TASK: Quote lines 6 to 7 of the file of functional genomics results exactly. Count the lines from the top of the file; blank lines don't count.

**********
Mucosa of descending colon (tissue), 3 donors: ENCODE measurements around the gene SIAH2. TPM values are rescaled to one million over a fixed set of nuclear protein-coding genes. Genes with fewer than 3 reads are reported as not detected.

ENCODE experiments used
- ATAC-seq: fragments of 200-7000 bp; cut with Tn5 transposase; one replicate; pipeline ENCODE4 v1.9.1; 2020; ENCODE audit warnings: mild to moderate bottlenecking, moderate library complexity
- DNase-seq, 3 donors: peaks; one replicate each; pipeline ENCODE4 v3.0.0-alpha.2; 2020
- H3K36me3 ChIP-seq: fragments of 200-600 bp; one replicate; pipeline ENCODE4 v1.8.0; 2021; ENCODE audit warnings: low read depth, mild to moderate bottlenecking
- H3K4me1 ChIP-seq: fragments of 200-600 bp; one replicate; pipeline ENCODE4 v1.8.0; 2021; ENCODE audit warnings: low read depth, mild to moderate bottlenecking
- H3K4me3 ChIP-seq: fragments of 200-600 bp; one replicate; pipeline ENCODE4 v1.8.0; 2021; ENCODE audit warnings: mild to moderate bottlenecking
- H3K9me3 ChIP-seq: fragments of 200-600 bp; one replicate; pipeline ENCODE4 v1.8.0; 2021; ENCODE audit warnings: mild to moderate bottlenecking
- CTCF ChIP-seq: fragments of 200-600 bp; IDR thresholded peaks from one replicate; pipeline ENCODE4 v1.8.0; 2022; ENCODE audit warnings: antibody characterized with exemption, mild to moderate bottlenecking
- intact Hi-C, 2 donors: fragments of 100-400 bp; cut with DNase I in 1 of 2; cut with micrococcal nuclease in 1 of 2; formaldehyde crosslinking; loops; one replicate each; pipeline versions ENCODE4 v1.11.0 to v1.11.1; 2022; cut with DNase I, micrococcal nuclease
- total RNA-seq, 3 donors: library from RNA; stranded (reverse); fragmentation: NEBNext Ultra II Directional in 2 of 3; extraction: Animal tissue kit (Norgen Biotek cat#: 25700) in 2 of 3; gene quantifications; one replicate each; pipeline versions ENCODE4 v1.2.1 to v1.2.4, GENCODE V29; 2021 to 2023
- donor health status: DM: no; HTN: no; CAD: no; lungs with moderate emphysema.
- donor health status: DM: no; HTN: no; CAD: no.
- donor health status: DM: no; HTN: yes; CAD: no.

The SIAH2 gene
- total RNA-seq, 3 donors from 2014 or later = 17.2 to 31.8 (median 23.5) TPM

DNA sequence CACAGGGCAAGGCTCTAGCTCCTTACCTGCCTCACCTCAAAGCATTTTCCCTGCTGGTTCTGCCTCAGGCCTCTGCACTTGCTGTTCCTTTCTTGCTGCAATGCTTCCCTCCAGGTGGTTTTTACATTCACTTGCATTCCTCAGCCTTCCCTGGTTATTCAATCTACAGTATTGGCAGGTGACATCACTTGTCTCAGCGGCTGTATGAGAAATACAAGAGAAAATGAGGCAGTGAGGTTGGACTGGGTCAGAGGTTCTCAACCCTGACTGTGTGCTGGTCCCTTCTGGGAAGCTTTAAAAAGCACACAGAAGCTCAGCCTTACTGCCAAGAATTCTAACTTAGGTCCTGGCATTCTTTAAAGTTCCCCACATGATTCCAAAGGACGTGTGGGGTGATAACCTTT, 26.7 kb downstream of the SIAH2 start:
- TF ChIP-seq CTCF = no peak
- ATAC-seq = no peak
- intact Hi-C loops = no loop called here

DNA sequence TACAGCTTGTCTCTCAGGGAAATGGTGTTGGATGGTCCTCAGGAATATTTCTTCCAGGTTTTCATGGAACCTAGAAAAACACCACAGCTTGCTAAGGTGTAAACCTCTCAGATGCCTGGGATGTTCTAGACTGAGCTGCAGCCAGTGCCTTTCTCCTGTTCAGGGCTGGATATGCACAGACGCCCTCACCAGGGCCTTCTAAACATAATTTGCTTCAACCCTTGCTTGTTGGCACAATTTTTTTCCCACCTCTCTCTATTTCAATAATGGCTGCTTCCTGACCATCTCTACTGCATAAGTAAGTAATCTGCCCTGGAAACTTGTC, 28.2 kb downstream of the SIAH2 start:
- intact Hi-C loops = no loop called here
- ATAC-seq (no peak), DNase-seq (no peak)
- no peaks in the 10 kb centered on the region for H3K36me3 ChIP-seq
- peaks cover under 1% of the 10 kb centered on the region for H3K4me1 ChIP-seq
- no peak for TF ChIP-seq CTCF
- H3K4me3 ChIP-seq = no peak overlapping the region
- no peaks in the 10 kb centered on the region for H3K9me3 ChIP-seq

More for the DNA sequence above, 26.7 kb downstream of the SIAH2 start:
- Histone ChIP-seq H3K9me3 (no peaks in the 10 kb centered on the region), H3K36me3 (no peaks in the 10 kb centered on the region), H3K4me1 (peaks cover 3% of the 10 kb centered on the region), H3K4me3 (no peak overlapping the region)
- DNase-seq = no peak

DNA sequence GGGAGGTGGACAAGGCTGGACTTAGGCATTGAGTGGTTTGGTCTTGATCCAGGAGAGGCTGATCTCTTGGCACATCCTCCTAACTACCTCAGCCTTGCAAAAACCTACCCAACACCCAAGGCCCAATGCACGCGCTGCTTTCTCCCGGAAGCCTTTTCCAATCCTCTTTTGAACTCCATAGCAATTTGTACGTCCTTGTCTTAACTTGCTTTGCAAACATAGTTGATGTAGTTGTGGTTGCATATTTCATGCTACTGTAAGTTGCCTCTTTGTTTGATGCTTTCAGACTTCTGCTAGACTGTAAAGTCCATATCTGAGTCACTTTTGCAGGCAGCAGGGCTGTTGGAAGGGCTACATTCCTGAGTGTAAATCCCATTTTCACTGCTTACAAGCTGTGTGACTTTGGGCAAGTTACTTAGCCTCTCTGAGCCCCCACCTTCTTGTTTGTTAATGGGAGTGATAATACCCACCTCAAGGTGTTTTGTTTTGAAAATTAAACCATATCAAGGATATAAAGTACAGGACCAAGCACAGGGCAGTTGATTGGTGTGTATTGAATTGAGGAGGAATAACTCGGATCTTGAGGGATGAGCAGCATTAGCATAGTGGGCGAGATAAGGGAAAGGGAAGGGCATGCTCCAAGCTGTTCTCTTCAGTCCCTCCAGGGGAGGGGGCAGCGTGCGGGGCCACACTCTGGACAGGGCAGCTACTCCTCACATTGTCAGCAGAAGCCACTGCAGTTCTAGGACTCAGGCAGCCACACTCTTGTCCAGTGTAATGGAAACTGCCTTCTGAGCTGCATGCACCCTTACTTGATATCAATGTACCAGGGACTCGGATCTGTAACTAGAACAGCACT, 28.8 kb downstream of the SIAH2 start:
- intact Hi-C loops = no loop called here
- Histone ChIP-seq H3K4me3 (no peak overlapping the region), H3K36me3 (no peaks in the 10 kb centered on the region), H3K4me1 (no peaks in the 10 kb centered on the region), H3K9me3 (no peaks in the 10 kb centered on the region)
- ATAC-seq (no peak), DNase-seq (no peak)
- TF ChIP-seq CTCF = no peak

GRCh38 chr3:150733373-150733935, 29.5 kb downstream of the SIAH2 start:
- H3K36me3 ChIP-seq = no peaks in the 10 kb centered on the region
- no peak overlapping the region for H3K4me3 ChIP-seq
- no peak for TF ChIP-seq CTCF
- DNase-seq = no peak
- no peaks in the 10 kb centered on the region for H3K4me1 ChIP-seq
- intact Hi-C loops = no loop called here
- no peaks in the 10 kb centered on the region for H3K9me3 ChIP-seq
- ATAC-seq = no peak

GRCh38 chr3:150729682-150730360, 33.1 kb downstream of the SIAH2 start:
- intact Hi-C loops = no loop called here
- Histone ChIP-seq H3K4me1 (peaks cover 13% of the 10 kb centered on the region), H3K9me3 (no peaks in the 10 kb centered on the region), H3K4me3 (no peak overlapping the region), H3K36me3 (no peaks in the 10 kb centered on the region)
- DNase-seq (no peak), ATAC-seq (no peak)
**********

- H3K4me1 ChIP-seq: fragments of 200-600 bp; one replicate; pipeline ENCODE4 v1.8.0; 2021; ENCODE audit warnings: low read depth, mild to moderate bottlenecking
- H3K4me3 ChIP-seq: fragments of 200-600 bp; one replicate; pipeline ENCODE4 v1.8.0; 2021; ENCODE audit warnings: mild to moderate bottlenecking